Pedro Figueiredo Neto (1984), anthropologist and filmmaker. ​He is an architect by training (FAUP, Portugal), and obtained his PhD in Anthropology by the École des Hautes Études en Sciences Sociales (EHESS-Paris) and ISCTE-IUL in 2016. He is a researcher at the ICS-ULisboa since 2017. Drawing on a solid ethnographic approach, his research focus on topics such as forced displacement, borders, mobility, development, extractivism, refuge, and violence, namely in the African context (Angola, Zambia, Mozambique, Guinea-Bissau, Senegal). In addition to published articles in international journals, the multimodal strand has been gaining prominence in his work, with a set of authored audiovisual essays, documentary and fiction films, soundscapes and artistic installations.

foto leticia

Federal University of Espírito Santo

Leticia Fantinel is a professor at the Department and Postgraduate Program in Administration in the Federal University of Espírito Santo, Brazil. PhD in Business Administration (Federal University of Bahia, Brazil, with internship at Paris IX University, France), Master and Bachelor in Business Administration (Federal University of Rio Grande do Sul, Brazil). Coordinator of the Study Group on Symbolism and Daily Practices in Organizations – GESIP/UFES. Coordinator of Work Group “Organizational and socio-environmental dynamics in the Anthropocene” at the Association for Research in Administration in Brazil (Anpad). Her research interests include: relationships between animals and organizations, organizational practices involving non-human beings, multispecies studies. Between 2022 and 2023, Letícia is a Visiting Researcher at the HAS-Hub and ICS-ULisboa, where she develops a post-doctoral research in collaboration with project Liminal Becomings: reframing human-animal relations in natural disasters. [CEECIND/02719/2017]. Liminal Becomings: reframing human-animal relations in natural disasters [CEECIND/02719/2017].

foto eveline

Mato Grosso´s State University

Eveline Baptistella (Ph.D. in Contemporary Culture Studies – Communication and Culture, by Mato Grosso´s Federal University – Brazil) is a researcher and journalism titular professor at the Mato Grosso´s State University.  She dedicates her research to the field of animal studies, media studies, and environmental and scientific journalism. Baptistella also coordinates the research project “Animal Studies and Media”, which includes the study of the relationships between human and nonhuman animals in contemporary society and the representation of nonhuman animals in the media.

Maria_ICS (1)

University of Oulu / Visiting Scholar at the Human-Animal Studies Hub

Maria Helena Saari is a Postdoctoral Research Fellow at the Faculty of Education at the University of Oulu and Visiting Scholar at the Human-Animal Studies Hub. She is currently Co-Leader of the Envisioning Sustainability Research Hub of the Biodiverse Anthropocenes Research Program and Chair of the Finnish Critical Animal Studies Network (CASFinland). She was awarded the Senior Animal Law Researcher Award by the International Centre for Animal Law & Policy (ICALP) for her doctoral thesis ‘Animals as stakeholders in education: Towards an educational reform for interspecies sustainability’. Her interdisciplinary research focuses on animals in education (policy and pedagogy), interspecies sustainability and justice, environmental education, and animal law. She coordinates and teaches undergraduate courses on environmental education and multispecies childhood studies. Prior to her research career, Maria worked in the field of education in teaching and leadership roles.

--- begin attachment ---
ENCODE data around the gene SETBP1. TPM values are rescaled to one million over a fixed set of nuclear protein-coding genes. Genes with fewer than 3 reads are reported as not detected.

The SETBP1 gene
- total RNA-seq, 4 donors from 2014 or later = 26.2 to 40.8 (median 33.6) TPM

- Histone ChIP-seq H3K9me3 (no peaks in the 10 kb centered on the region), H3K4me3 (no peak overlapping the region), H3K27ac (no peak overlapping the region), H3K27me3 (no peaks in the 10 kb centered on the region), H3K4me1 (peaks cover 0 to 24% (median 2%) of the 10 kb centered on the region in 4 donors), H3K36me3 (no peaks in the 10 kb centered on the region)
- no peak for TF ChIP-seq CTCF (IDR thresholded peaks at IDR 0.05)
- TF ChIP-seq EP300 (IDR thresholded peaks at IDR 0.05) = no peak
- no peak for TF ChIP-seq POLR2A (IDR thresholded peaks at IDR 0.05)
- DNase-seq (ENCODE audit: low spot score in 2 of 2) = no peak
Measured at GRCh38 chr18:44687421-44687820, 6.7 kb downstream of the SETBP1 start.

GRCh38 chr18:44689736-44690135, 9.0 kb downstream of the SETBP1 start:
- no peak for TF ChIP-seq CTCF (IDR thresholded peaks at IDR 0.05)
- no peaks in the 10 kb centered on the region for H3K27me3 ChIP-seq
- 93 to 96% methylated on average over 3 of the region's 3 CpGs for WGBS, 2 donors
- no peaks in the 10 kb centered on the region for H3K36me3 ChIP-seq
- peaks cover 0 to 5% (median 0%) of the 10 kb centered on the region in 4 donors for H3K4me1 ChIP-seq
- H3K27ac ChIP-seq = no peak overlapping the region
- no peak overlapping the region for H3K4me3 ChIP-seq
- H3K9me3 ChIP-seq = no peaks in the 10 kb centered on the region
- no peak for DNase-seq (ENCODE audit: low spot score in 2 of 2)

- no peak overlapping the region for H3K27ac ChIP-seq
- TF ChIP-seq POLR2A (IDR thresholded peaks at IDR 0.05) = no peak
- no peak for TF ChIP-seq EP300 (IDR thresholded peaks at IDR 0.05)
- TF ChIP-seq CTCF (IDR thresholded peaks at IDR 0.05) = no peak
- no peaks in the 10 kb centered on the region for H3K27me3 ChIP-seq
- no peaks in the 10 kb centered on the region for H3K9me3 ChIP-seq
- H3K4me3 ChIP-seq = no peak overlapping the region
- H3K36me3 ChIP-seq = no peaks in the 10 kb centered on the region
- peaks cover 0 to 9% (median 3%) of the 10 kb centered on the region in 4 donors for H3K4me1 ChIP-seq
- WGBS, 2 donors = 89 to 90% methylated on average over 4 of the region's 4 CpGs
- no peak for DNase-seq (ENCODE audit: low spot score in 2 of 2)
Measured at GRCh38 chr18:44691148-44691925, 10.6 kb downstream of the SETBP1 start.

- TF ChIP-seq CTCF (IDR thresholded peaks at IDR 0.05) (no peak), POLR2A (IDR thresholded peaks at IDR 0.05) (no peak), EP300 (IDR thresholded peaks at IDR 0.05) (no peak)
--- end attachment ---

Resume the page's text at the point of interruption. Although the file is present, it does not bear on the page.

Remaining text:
Faculty of Education and Psychology, University of Oulu

Anna Vladimirova PhD Candidate at the Faculty of Education and Psychology, University of Oulu. She is also a part-time coordinator of the Biodiverse Anthropocenes Research Programme (ANTS).  Anna’s research is located at the intersection of early childhood education and outdoor learning. In her study she discusses the anthropocentrism of adventure education and advocates for diversification of outdoor learning approaches in the context of Finland by moving away from children-centred to relational pedagogies. Her main research interests include place-responsive pedagogy and body-place relations, ethics in multispecies encounters, affective materialities of the ordinary. She teaches “Introduction to Environmental Education” course for MA students and coordinates various events dedicated to exploring questions of environmental sustainability. Anna gained her intercultural teaching experience through working as an EFL teacher both in Thailand and Russia.